This week’s Roundup reports on the encouraging re-opening of a three-year-old crime investigation relating to the death of Sri Lankan rugby player Wasim Thajudeen. While it was initially determined to be an accidental death, allegations of it being a murder committed by former President Mahinda Rajapaksa’s son have long circulated. The body has now been exhumed to be forensically re-examined. Rajapaksa, who fears the re-opened investigation is being done to impact his bid for Prime Ministership in Monday’s Parliamentary election, is crying foul. AHRC TV speaks with Basil Fernando about the implications.
Next, the Roundup reports on the on-going closure of educational institutions by the government in India’s North Eastern state of Manipur. Ostensibly, the closures were enforced in early July to protect students after police killed one student protester. However, it is, in many ways, standard operating procedure for the government. One many occasions in the past, when misgovernance and impunity have lead to people’s protest, the government has responded by kicking the students out of school and filling the institutions with uniformed personnel.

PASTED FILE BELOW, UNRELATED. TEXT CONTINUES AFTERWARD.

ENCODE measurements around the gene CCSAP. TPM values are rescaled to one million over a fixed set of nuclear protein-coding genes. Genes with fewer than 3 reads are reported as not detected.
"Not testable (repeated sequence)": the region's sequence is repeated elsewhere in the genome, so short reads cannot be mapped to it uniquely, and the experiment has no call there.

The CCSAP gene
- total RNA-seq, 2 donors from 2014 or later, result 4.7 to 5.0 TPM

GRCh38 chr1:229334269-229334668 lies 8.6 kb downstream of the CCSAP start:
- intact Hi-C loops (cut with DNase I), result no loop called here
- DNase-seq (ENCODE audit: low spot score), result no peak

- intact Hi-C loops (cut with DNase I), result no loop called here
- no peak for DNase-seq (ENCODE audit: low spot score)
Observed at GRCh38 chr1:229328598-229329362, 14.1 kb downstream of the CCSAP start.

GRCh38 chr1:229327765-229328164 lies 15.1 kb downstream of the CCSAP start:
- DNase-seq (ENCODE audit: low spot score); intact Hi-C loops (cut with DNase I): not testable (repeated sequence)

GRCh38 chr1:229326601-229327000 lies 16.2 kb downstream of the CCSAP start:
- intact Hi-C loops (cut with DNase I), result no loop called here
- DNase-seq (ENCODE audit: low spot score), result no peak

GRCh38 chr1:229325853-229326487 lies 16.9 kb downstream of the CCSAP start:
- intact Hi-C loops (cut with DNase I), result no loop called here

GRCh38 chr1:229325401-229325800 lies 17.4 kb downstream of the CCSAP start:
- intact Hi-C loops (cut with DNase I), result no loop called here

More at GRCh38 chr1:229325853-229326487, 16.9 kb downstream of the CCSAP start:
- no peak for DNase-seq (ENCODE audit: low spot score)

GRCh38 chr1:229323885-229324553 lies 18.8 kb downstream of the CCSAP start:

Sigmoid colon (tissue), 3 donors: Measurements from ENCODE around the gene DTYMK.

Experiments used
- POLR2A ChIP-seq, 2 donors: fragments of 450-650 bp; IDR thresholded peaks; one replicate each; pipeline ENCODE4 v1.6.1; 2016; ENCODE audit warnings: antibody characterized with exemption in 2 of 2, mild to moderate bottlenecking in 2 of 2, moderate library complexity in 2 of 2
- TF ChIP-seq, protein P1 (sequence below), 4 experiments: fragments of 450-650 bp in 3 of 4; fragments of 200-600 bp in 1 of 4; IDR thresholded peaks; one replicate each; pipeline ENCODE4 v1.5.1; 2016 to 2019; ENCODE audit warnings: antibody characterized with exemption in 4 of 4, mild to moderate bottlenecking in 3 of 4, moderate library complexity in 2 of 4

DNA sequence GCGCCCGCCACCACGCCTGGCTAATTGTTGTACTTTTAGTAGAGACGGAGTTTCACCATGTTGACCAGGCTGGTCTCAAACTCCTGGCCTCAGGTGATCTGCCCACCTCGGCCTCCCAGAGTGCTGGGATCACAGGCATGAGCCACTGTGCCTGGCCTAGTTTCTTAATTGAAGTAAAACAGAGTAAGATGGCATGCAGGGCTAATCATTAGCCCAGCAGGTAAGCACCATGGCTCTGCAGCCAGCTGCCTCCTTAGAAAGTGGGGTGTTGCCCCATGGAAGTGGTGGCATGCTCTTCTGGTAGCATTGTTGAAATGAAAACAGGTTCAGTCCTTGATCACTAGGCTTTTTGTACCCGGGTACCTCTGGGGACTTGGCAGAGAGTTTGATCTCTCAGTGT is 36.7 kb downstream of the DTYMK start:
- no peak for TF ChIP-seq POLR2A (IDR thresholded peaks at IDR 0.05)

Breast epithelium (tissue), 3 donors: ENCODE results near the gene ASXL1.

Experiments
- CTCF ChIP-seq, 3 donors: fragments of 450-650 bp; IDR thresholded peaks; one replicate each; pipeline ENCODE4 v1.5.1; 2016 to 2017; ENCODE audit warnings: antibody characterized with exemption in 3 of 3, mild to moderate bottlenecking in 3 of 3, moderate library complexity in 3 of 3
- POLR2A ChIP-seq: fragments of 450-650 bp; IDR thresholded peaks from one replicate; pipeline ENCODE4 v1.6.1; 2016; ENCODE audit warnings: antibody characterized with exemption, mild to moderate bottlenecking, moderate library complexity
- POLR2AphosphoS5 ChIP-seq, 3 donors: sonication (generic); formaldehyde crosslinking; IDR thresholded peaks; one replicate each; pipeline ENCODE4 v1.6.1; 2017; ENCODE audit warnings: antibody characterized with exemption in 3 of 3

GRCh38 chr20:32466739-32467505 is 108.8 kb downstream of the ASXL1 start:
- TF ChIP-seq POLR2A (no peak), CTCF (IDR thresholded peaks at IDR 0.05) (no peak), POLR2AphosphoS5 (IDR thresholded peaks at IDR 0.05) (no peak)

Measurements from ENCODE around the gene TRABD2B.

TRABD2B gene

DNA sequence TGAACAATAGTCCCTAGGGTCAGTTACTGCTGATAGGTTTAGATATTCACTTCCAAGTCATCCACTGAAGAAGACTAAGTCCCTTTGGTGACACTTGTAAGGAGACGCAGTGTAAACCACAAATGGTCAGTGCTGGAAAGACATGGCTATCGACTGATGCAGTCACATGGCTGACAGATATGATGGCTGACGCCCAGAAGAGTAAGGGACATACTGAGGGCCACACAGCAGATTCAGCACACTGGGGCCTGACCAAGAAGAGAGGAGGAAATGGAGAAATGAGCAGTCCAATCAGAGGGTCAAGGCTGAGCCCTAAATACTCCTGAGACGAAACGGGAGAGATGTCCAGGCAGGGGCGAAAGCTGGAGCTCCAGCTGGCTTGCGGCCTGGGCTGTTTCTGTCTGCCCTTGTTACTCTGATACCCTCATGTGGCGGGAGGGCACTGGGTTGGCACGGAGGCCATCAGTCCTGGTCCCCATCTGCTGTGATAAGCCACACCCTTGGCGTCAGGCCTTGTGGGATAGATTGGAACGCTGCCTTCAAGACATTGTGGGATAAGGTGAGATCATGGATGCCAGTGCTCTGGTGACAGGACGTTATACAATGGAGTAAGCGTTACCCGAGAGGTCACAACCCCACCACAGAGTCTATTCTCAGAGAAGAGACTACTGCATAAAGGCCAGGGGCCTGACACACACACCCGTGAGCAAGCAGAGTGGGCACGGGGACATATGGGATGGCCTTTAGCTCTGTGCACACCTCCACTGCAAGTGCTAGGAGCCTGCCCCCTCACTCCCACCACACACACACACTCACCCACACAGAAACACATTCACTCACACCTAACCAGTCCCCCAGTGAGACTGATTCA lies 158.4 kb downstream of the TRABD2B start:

In the lead-up to a new constitution in Nepal, different communities and groups have taken to the streets to push for their rights being better enshrined. The police have failed to adopt modern crowd control and have instead resorted to charging peaceful protestors with batons, hitting them on their heads, and hurling bricks at them. AHRC TV interviews some protesters.
Also, in this programme, the fifth secular blogger has been murdered in Bangladesh. Niladri Chattapaddhaya was hacked to death in a Dhaka residence on August 7. None of the five murders since early 2013 have been credibly investigated or solved.
Finally, AHRC TV reports on shocking revelations of mass child abuse in Pakistan. At least 280 children have been sexually abused and filmed by a gang of 15 men for a decade in a village in Punjab Province. Families of the victims were continually blackmailed by the gang, which threatened to release footage of the abuse. Local police have tried to downplay the gravity of the abuse. In fact, the case reflects the tip of the iceberg, in terms of the enormity of the problem of child abuse that is crippling Pakistan and its future generations.
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